For those of you interested in open content, Scott Leslie has a great series of posts on the subject.
Set aside a few hours, read these posts, and follow the links. Scott has assembled some incredibly useful resources and insights.
Your Favourite Open Textbook Examples?
http://www.edtechpost.ca/wordpress/2012/01/17/favourite-open-textbook-ex... - this post has some great links to resources that have been collected on open content.
A Day in the life of an “OER Librarian”
Still, what it is showing me is the possibilities of some hybrids; I can foresee a dynamic approach, supported by any number of systems (a wiki might work well) in which, say, a course description and basic outline is first shared, and various content found at that level by someone with some search expertise, and then both the course units and corresponding searches iterated by instructor/subject matter expert and “oer librarian.” If done in something that allowed for easy “clipping” and republishing of collected work into a new textbook, this iterated approach could go a long way to the creation of a new text that worked at all the levels of granularity it needed to.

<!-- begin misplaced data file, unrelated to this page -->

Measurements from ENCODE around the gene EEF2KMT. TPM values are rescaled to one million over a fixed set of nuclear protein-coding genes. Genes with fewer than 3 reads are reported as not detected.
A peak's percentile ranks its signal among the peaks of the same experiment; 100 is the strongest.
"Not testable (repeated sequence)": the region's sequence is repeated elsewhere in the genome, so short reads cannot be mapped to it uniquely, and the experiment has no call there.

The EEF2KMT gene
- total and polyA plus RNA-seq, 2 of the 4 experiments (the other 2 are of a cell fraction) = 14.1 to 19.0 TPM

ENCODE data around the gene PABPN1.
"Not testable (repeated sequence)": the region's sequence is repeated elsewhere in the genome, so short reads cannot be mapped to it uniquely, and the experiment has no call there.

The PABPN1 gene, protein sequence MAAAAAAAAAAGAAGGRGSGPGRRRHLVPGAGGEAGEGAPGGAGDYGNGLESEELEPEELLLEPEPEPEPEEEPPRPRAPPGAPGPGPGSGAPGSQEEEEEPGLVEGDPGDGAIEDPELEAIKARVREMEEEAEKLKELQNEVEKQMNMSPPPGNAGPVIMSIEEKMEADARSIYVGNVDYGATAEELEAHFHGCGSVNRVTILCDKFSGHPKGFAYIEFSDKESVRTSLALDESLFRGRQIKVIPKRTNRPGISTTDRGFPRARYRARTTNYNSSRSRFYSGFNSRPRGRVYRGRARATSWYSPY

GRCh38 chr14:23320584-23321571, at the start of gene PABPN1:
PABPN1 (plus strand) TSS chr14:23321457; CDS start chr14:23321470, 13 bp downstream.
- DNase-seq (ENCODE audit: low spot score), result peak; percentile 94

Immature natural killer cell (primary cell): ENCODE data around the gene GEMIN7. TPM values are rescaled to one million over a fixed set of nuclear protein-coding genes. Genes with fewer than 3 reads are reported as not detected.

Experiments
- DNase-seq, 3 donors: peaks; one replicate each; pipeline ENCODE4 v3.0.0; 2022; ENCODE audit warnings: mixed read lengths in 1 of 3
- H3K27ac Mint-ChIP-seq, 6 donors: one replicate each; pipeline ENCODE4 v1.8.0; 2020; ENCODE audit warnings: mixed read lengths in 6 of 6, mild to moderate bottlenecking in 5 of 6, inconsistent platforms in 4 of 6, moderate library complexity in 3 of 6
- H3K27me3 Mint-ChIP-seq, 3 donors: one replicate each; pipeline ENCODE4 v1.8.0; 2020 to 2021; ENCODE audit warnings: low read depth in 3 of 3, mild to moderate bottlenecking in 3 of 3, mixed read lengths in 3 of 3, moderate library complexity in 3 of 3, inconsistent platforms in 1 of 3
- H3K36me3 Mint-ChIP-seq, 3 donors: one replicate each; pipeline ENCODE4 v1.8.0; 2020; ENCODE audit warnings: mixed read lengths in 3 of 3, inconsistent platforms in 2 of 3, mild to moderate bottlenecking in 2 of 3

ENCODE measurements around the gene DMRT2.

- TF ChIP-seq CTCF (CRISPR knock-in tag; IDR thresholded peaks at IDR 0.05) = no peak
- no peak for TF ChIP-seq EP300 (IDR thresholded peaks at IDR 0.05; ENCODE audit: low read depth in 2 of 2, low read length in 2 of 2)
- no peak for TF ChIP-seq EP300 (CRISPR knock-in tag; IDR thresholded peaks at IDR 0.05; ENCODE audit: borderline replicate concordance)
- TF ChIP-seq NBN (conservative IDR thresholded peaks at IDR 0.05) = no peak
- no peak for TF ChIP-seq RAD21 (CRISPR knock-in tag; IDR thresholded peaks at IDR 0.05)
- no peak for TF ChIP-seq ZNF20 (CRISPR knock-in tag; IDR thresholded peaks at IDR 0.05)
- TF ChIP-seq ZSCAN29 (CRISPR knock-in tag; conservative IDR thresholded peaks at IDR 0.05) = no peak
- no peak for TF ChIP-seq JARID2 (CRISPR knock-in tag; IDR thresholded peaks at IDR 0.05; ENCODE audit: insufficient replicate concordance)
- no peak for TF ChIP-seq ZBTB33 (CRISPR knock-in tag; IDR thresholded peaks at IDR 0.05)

The Moving Target of Open “Textbooks”
as important as cost is as a motivator, we frame the discussion about openness and open textbooks as being primarily or solely about cost savings at our peril. Free beer is of little solace when it’s served to those who’ve lost the actual freedoms they’ve struggled to win.
Open Textbook Authoring Tools Part 1 – Mediawiki
http://www.edtechpost.ca/wordpress/2012/02/02/open-textbook-authoring-to... - a review of Mediawiki, extended as used in WikiEducator.
So I’m left thinking there is some real potential here that I want to pursue. I know there is technical work still to do. The bigger challenge, one that I’m not sure is surmountable, is the cultural chasm between the cult of authority in higher ed and the messy give and take that is a vibrant, collaborative wiki. It may well be that this is an approach that anticipates future potential benefits too highly over current realities of practice.